Immunological mechanisms. Mechanistic studies need to be carried out to better understand DHRs and their risk factors – this will allow for improved therapy in clinical practice and provide lessons for drug development. Drugs are capable of inducing all the types of immunological reactions described by Gell and Coombs (21), but mostly IgE or T-cell mediated reactions. Evidence over the last 5 years suggests that not all drugs need to bind covalently to the major histocompatibility complex to induce an immune response (21). Some drugs, without undergoing the classical antigen processing and presentation pathway, may bind directly in a noncovalent fashion to T-cell receptors triggering a drug-specific immune reaction; this phenomenon has been named the pharmacological interaction with immune receptor (p-i) concept. This may explain the frequency of non-IgE mediated reactions that occur within hours of first exposure. Whether or not this mechanism is also involved in IgE-dependent reactions is not yet known. Prediction of such reactions may also be possible, but has not yet, been fully evaluated. The importance here lies in future drug development and the prediction of which molecules may be liable of leading to such reactions, and the development of congeners which retain pharmacological activity, but do not cause immune reactions.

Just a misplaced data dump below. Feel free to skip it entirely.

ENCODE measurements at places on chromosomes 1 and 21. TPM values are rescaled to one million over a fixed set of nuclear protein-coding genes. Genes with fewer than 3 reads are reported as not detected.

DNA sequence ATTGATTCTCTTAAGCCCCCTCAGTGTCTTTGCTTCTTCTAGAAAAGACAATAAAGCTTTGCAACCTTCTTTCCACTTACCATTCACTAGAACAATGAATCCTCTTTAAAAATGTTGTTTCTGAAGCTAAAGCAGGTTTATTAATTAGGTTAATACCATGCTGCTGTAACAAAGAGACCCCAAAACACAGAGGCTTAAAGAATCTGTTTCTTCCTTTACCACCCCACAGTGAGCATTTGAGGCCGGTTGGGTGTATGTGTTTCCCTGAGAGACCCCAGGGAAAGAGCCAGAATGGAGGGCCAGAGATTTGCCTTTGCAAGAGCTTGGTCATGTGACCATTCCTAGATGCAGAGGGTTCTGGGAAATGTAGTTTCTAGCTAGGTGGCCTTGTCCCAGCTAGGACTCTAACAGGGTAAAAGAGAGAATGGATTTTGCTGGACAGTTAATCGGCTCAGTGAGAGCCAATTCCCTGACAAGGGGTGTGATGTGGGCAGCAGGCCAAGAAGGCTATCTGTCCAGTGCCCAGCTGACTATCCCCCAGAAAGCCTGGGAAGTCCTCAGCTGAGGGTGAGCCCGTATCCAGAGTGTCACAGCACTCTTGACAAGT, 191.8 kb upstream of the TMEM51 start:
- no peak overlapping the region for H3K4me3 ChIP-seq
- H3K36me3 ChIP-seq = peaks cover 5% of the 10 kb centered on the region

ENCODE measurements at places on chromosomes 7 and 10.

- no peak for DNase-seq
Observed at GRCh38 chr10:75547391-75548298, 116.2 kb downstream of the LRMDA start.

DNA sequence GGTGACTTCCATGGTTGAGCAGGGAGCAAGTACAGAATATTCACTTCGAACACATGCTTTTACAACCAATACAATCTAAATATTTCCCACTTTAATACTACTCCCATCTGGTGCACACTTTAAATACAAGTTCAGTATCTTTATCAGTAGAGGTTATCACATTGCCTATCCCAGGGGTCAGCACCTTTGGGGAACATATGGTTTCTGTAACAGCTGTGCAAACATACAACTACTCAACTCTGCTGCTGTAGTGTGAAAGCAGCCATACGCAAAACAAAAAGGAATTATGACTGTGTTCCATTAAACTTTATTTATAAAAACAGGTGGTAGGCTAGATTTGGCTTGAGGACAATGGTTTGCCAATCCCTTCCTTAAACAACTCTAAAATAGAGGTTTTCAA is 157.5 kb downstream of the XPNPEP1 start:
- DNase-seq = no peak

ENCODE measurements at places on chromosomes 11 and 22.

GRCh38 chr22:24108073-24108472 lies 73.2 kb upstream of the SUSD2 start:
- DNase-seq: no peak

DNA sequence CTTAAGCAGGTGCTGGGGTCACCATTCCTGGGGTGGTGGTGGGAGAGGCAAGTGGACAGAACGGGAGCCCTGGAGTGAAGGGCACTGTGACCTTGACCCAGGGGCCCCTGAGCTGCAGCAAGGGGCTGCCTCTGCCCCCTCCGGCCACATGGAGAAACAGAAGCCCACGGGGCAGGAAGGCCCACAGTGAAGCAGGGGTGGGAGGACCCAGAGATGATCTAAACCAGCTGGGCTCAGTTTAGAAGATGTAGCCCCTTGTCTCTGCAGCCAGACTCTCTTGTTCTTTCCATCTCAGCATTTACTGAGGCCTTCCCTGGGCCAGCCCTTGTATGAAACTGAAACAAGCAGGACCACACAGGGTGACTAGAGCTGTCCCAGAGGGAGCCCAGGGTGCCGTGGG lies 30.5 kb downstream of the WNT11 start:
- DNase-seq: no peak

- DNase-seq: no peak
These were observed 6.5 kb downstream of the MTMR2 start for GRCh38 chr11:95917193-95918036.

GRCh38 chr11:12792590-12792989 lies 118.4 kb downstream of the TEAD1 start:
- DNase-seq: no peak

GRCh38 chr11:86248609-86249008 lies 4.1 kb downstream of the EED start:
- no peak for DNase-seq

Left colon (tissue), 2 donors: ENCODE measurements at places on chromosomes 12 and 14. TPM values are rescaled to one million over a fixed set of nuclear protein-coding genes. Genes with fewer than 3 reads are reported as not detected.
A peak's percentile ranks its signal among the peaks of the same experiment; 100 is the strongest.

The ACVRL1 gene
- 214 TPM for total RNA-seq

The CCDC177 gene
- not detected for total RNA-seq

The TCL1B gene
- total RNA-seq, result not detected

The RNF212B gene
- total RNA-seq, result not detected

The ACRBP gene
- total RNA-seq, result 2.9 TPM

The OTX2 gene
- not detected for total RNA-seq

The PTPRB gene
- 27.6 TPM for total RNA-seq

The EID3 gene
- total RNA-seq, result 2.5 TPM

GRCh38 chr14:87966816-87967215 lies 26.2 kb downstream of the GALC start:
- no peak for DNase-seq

Allergenic determinants and co-factors. For most drugs, the allergenic determinants are unknown. Pinpointing the allergenic determinants is of crucial importance; this will allow better prediction of cross-reactivities and provide clinicians with tools for skin testing, biomarkers and biological diagnosis. Although genetic factors will be important here, we should not forget environmental factors. For instance, the role of irritant molecules and viruses acting as co-factors or danger signals is intriguing and needs further analysis.

Pharmaco/immunogenetic backgrounds.  In a minority of individuals, exposure to a drug induces an immune reaction during which they become sensitized and thereafter develop an allergic reaction to each subsequent exposure to that molecule. Thus, sensitization to drugs must be regarded as ‘breaking of the immune tolerance’ to these molecules. Many factors, many of which are yet to be discovered, control this process, including:

  • 1the chemical structure of the molecule, which is probably the most important factor;
  • 2genetic factors including polymorphisms in genes coding for drug metabolizing enzymes and immune responses (22);
  • 3environmental factors (stress, concomitant infection, pollution); and